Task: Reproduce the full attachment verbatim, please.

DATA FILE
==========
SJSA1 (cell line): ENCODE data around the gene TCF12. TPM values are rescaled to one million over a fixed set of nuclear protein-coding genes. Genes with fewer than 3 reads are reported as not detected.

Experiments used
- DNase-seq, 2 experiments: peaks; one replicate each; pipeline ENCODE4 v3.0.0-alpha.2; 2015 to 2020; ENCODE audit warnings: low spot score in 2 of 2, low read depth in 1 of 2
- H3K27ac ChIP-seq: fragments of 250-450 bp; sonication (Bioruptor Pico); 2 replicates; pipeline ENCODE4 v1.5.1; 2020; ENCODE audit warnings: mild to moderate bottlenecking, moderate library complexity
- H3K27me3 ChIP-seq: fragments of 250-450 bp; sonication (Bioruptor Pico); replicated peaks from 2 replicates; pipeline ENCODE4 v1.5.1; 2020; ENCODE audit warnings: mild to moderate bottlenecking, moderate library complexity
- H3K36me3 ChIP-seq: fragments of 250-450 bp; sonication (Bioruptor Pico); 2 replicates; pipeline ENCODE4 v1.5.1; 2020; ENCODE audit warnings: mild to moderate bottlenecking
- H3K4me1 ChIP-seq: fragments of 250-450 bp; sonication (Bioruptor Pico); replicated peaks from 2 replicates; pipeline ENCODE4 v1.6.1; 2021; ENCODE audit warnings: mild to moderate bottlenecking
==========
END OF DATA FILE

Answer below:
SJSA1 (cell line): ENCODE data around the gene TCF12. TPM values are rescaled to one million over a fixed set of nuclear protein-coding genes. Genes with fewer than 3 reads are reported as not detected.

Experiments used
- DNase-seq, 2 experiments: peaks; one replicate each; pipeline ENCODE4 v3.0.0-alpha.2; 2015 to 2020; ENCODE audit warnings: low spot score in 2 of 2, low read depth in 1 of 2
- H3K27ac ChIP-seq: fragments of 250-450 bp; sonication (Bioruptor Pico); 2 replicates; pipeline ENCODE4 v1.5.1; 2020; ENCODE audit warnings: mild to moderate bottlenecking, moderate library complexity
- H3K27me3 ChIP-seq: fragments of 250-450 bp; sonication (Bioruptor Pico); replicated peaks from 2 replicates; pipeline ENCODE4 v1.5.1; 2020; ENCODE audit warnings: mild to moderate bottlenecking, moderate library complexity
- H3K36me3 ChIP-seq: fragments of 250-450 bp; sonication (Bioruptor Pico); 2 replicates; pipeline ENCODE4 v1.5.1; 2020; ENCODE audit warnings: mild to moderate bottlenecking
- H3K4me1 ChIP-seq: fragments of 250-450 bp; sonication (Bioruptor Pico); replicated peaks from 2 replicates; pipeline ENCODE4 v1.6.1; 2021; ENCODE audit warnings: mild to moderate bottlenecking